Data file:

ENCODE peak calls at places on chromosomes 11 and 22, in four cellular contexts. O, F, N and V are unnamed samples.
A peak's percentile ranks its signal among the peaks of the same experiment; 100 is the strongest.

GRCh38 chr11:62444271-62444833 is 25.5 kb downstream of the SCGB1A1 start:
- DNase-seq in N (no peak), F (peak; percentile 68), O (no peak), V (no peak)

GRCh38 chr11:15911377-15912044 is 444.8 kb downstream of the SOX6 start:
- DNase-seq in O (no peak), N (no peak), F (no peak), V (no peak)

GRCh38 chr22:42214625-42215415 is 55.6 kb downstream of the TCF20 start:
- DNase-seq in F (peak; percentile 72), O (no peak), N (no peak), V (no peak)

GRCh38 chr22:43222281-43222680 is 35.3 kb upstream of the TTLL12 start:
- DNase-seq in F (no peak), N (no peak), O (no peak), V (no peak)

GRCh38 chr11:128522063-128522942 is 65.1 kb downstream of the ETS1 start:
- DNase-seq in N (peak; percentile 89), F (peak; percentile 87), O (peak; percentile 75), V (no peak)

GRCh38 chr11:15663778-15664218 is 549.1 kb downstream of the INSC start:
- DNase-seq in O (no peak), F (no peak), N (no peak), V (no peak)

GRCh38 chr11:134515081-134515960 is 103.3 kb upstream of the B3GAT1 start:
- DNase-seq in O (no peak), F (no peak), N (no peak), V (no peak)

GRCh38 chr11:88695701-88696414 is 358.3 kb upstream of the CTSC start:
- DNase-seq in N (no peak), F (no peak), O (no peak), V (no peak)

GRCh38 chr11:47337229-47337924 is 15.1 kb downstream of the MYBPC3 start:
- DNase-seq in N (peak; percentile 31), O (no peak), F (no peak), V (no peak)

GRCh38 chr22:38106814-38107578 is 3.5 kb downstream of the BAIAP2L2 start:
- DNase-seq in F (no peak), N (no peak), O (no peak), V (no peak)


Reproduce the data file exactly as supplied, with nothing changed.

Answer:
ENCODE peak calls at places on chromosomes 11 and 22, in four cellular contexts. O, F, N and V are unnamed samples.
A peak's percentile ranks its signal among the peaks of the same experiment; 100 is the strongest.

GRCh38 chr11:62444271-62444833 is 25.5 kb downstream of the SCGB1A1 start:
- DNase-seq in N (no peak), F (peak; percentile 68), O (no peak), V (no peak)

GRCh38 chr11:15911377-15912044 is 444.8 kb downstream of the SOX6 start:
- DNase-seq in O (no peak), N (no peak), F (no peak), V (no peak)

GRCh38 chr22:42214625-42215415 is 55.6 kb downstream of the TCF20 start:
- DNase-seq in F (peak; percentile 72), O (no peak), N (no peak), V (no peak)

GRCh38 chr22:43222281-43222680 is 35.3 kb upstream of the TTLL12 start:
- DNase-seq in F (no peak), N (no peak), O (no peak), V (no peak)

GRCh38 chr11:128522063-128522942 is 65.1 kb downstream of the ETS1 start:
- DNase-seq in N (peak; percentile 89), F (peak; percentile 87), O (peak; percentile 75), V (no peak)

GRCh38 chr11:15663778-15664218 is 549.1 kb downstream of the INSC start:
- DNase-seq in O (no peak), F (no peak), N (no peak), V (no peak)

GRCh38 chr11:134515081-134515960 is 103.3 kb upstream of the B3GAT1 start:
- DNase-seq in O (no peak), F (no peak), N (no peak), V (no peak)

GRCh38 chr11:88695701-88696414 is 358.3 kb upstream of the CTSC start:
- DNase-seq in N (no peak), F (no peak), O (no peak), V (no peak)

GRCh38 chr11:47337229-47337924 is 15.1 kb downstream of the MYBPC3 start:
- DNase-seq in N (peak; percentile 31), O (no peak), F (no peak), V (no peak)

GRCh38 chr22:38106814-38107578 is 3.5 kb downstream of the BAIAP2L2 start:
- DNase-seq in F (no peak), N (no peak), O (no peak), V (no peak)